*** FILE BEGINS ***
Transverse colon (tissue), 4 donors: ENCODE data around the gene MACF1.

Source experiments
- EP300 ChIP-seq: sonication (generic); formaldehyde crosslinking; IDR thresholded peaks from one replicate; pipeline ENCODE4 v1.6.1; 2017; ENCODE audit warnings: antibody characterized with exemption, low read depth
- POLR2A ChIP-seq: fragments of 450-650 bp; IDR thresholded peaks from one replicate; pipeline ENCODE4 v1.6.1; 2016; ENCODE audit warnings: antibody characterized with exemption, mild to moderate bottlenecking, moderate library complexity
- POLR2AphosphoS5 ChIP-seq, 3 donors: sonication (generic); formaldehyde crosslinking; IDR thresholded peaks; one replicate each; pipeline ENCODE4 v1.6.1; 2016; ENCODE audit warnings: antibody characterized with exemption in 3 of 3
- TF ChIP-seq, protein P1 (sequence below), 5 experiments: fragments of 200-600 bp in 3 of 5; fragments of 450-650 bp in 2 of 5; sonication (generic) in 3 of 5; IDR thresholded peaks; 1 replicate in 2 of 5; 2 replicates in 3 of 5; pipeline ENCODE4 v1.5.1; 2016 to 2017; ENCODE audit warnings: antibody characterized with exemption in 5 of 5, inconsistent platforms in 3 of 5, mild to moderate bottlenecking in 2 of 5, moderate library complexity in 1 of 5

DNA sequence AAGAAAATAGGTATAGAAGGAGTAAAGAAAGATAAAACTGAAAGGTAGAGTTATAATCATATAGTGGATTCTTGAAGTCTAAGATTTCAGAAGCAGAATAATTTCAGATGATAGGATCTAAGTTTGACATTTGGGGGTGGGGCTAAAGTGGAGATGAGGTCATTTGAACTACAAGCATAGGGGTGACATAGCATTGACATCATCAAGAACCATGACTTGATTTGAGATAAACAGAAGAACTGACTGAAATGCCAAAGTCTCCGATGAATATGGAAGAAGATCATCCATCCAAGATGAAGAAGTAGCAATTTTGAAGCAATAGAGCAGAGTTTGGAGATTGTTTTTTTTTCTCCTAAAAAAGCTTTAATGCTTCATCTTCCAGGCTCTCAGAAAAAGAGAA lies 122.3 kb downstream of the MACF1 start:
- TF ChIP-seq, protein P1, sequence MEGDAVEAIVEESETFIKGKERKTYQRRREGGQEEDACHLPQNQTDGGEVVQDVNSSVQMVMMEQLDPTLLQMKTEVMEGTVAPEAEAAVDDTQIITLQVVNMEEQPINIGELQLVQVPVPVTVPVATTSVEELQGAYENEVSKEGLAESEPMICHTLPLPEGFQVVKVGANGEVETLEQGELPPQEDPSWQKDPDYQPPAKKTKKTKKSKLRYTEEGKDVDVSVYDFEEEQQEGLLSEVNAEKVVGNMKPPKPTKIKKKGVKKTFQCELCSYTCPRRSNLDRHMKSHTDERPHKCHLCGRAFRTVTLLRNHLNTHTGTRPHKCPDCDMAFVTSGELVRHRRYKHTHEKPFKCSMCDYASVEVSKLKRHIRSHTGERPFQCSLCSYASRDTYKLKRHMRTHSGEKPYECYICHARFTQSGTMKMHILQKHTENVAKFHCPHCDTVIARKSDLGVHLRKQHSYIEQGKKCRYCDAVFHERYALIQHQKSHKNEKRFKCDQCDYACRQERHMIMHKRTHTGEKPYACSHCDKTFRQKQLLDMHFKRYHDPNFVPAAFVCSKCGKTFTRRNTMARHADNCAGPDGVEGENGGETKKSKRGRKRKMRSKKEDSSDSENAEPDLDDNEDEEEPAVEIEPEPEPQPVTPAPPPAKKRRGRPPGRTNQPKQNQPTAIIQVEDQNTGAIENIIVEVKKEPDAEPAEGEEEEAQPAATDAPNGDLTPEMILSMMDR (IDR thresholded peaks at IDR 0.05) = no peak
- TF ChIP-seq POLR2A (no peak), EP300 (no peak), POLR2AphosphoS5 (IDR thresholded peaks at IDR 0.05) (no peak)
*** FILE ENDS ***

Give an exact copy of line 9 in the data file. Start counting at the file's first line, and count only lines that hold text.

- TF ChIP-seq POLR2A (no peak), EP300 (no peak), POLR2AphosphoS5 (IDR thresholded peaks at IDR 0.05) (no peak)